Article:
Barriers to returning to work can be work related, including a non-supportive work environment, manual work and physically demanding work, and perceived or actual employer discrimination. Demographic barriers include older age, female gender and lower education levels (Psycho-Oncol 2002, 11:124–131; Acta Oncol 2007, 46:446–451; JAMA 2009, 301:753– 762; Psycho-Oncol 2010, 19:115–124; J Cancer Surviv 2010, 4:415–437; Crit Rev Oncol Hematol 2011, 77:109– 130). Cancer- and treatment-related barriers include having a poor prognosis or advanced tumour stage. There is a common misconception that patients with metastatic disease no longer want to work, whereas many of them do want to. Other barriers include extensive surgery, endocrine therapy, poor overall health and disability, persistent fatigue and the presence of comorbid conditions and depression.

As part of rehabilitation, patients should undergo assessment and evaluation of work-related skills and demands. Other helpful interventions include: improvement of physical fitness and psychosocial functioning, skills training, occupational counselling and motivational training. A key element is to ensure that co-workers and employers understand what it is to be a cancer survivor, and that these are normal people returning to their normal jobs who have gone through an episode in their lives (Cochrane Database Syst Rev 2011, CD007569).

Behavioural changes after cancer

Cancer survivors are at greater risk for second cancers and other comorbid conditions. As a healthy lifestyle is associated with better health and reduced risk for a number of health problems, survivors are often encouraged to make healthy lifestyle changes after completing treatment. Kevin Stein, from the American Cancer Society’s Behavioral Research Center, outlined guidelines for healthy living, involving diet and physical activity, that have been issued by several organisations. The recommendations are for a diet high in plant foods, focusing on fruit, vegetables and wholegrain, avoiding red and processed meats, and avoiding highfat and high-calorie foods.

Cancer survivors are now recommended to avoid inactivity, and to return to normal activities as soon as possible after diagnosis. This is a major change from seven or eight years ago, when patients were advised to take it easy when tired. As for the general population, survivors should aim to exercise for at least 150 minutes per week – for half an hour on at least five days a week, preferably seven days a week – and also to include strength exercises for at least two days a week.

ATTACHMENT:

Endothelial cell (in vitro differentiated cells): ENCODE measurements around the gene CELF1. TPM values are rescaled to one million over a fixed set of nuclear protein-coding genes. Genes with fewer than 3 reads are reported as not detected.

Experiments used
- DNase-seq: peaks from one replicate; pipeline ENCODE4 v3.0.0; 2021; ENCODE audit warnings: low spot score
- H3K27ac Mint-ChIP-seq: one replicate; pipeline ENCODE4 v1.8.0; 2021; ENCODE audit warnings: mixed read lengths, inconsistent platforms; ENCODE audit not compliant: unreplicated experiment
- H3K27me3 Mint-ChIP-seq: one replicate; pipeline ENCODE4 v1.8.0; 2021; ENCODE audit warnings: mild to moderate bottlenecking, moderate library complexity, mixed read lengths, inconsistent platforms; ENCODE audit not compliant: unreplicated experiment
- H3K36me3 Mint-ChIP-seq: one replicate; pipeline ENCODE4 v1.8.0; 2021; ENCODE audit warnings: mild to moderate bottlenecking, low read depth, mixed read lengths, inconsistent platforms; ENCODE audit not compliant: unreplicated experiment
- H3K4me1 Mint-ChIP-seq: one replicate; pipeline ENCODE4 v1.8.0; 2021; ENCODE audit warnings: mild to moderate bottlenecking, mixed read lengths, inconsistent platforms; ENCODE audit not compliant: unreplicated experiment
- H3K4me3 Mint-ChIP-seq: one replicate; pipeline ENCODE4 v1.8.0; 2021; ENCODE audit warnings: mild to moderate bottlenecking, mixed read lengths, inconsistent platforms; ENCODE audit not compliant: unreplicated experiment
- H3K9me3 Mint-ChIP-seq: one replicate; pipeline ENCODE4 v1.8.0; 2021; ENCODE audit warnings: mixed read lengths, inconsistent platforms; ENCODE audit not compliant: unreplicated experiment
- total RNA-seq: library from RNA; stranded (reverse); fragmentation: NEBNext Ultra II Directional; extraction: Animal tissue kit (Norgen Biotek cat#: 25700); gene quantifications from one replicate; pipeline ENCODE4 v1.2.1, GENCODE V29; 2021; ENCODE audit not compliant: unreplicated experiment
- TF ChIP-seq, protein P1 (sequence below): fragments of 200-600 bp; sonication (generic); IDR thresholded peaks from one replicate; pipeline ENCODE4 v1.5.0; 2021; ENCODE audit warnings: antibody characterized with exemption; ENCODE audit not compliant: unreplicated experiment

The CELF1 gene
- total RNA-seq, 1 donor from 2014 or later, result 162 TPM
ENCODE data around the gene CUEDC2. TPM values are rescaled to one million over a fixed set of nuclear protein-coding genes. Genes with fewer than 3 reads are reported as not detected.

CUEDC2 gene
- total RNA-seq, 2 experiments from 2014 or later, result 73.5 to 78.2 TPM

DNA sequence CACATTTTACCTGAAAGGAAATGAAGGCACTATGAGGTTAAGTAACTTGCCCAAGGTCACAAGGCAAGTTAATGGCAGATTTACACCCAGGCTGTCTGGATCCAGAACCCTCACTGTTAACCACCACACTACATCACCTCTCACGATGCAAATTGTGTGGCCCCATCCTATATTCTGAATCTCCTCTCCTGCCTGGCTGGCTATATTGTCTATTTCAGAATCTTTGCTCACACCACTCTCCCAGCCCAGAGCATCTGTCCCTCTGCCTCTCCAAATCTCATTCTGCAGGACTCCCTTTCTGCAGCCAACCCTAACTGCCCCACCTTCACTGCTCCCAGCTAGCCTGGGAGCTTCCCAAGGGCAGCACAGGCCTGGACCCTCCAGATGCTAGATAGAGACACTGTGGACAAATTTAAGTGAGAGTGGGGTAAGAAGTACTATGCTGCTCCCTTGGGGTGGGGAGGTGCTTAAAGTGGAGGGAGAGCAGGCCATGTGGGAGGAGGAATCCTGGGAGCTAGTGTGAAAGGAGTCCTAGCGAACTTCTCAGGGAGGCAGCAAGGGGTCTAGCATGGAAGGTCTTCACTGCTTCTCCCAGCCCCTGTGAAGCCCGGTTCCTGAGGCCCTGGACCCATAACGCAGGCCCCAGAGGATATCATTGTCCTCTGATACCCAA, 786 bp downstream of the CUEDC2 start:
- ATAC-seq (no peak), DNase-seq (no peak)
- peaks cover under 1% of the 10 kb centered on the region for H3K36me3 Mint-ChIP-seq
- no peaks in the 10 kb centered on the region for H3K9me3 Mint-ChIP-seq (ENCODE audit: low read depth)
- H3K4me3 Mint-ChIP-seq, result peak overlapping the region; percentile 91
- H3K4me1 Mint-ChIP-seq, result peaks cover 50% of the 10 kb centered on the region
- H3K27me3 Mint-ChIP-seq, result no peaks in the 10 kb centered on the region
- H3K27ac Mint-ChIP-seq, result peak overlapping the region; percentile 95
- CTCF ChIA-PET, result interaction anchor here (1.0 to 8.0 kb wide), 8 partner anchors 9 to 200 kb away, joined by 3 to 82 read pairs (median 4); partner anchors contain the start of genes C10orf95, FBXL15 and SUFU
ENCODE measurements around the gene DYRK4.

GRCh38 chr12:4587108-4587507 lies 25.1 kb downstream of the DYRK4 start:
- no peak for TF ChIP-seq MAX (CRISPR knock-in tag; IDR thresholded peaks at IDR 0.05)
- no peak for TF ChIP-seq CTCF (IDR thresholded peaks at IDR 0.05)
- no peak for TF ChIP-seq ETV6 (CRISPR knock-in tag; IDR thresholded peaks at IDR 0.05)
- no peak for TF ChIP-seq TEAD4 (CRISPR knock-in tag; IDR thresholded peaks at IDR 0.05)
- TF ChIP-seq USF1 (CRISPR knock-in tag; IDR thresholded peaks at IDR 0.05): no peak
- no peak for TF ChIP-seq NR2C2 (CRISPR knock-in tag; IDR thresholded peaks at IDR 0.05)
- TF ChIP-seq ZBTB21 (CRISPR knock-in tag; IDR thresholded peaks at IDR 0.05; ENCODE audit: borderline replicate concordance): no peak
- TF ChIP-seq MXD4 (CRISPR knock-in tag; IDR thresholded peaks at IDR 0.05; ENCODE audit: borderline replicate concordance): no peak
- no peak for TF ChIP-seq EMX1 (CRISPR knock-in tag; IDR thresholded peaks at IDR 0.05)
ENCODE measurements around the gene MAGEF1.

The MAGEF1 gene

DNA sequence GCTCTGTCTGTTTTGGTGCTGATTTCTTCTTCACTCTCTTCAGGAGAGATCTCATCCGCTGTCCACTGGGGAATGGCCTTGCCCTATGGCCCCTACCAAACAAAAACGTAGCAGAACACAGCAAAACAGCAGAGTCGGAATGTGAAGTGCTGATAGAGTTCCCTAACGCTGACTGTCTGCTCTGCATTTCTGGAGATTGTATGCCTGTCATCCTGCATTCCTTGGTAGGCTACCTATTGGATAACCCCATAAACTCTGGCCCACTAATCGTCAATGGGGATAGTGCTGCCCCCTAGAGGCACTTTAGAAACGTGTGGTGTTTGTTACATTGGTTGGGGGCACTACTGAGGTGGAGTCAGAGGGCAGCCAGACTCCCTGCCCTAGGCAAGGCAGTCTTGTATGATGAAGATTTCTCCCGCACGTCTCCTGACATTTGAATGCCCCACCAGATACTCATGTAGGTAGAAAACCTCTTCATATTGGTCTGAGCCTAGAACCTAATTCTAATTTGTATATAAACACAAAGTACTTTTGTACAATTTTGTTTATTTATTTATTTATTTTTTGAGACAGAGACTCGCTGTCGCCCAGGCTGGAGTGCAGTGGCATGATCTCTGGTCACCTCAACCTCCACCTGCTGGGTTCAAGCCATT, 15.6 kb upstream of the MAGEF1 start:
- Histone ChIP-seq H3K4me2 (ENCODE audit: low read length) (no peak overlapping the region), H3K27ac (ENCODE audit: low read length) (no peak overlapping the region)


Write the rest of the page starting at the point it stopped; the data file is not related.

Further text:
Weight gain, overweight and obesity are problems for the general population, and it is no different for cancer patients. The recommendations are similar: to eat less fatty foods and to exercise. But there is a caution here: women who have undergone chemotherapy for breast cancer often gain weight, and the evidence base suggests that weight loss and exercise protocols will not necessarily lead to actual weight loss in this group.

A significant proportion of cancer survivors continue to smoke after being diagnosed and treated for cancer, with the highest rates among lung cancer and bladder cancer survivors. There have been only about five randomised clinical trials of smoking cessation programmes directed specifically at cancer patients, and all but one (Cancer Epidemiol Biomarkers Prev 1993, 2:261–270) found no significant effect on smoking rates. This is an area that obviously needs additional attention and research.

All areas of lifestyle change – diet, exercise and smoking cessation – can have an impact on important health outcomes including depression, fatigue, adverse body composition, functional decline and comorbidity. But there are many challenges to successful behaviour change: persistent symptoms and side-effects can get in the way of people being ready to make changes. The time, cost and access to new lifestyle behaviours are things that affect all of us when we try to change, and it is no different for cancer survivors. Survivors will be in different stages of readiness for change; some will have had a very unhealthy lifestyle, and therefore any recommendations will be taken on relatively slowly, whereas others will already be actively involved in changing their lifestyle and can be supported in doing so. Social support issues, lack of knowledge among providers about what to recommend, and setting unrealistic goals can have a negative effect on the outcomes that we wish to achieve.